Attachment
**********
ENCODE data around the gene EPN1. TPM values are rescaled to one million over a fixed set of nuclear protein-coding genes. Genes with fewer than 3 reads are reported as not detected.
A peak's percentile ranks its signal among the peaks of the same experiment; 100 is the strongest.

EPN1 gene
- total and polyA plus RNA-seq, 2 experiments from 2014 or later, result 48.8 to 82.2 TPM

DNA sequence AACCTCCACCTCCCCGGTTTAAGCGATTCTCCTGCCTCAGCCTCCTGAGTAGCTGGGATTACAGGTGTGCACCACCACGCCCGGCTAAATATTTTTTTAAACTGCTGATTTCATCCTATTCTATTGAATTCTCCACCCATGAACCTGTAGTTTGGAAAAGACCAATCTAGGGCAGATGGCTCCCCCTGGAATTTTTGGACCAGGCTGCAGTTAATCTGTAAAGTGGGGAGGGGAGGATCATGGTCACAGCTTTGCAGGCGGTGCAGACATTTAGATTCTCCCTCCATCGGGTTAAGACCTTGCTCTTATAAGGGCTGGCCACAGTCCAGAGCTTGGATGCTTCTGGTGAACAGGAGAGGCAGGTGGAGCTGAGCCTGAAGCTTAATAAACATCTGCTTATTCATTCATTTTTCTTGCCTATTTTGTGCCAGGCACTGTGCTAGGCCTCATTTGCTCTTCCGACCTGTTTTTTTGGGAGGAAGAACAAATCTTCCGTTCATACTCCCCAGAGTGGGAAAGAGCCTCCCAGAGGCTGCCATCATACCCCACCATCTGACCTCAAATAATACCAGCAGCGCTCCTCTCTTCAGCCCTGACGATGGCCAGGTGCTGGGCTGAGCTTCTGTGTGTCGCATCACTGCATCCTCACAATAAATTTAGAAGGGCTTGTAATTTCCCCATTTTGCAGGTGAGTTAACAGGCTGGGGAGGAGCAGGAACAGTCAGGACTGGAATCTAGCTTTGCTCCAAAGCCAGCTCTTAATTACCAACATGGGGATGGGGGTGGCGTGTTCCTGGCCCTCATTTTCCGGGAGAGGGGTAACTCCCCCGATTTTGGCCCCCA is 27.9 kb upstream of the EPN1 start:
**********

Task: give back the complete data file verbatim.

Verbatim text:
ENCODE data around the gene EPN1. TPM values are rescaled to one million over a fixed set of nuclear protein-coding genes. Genes with fewer than 3 reads are reported as not detected.
A peak's percentile ranks its signal among the peaks of the same experiment; 100 is the strongest.

EPN1 gene
- total and polyA plus RNA-seq, 2 experiments from 2014 or later, result 48.8 to 82.2 TPM

DNA sequence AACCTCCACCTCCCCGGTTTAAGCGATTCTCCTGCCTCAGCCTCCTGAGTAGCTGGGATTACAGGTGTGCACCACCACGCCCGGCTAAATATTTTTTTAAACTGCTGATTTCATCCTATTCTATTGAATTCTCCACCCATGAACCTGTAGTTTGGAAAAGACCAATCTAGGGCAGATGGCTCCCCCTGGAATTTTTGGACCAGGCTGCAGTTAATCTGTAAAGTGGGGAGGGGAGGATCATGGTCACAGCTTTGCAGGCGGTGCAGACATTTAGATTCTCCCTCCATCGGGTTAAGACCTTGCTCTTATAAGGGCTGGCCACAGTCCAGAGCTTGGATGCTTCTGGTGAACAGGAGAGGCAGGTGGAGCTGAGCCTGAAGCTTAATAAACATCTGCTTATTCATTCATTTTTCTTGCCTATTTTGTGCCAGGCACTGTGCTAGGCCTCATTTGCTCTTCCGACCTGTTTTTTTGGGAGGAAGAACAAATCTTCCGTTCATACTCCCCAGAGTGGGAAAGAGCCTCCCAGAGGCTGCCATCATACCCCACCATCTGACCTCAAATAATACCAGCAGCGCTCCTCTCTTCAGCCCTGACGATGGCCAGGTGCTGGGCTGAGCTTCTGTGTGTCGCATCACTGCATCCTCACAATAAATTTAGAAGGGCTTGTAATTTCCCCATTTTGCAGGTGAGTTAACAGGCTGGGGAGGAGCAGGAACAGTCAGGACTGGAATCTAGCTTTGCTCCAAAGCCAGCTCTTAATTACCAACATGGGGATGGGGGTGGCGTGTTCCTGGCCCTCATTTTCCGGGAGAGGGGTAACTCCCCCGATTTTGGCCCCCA is 27.9 kb upstream of the EPN1 start: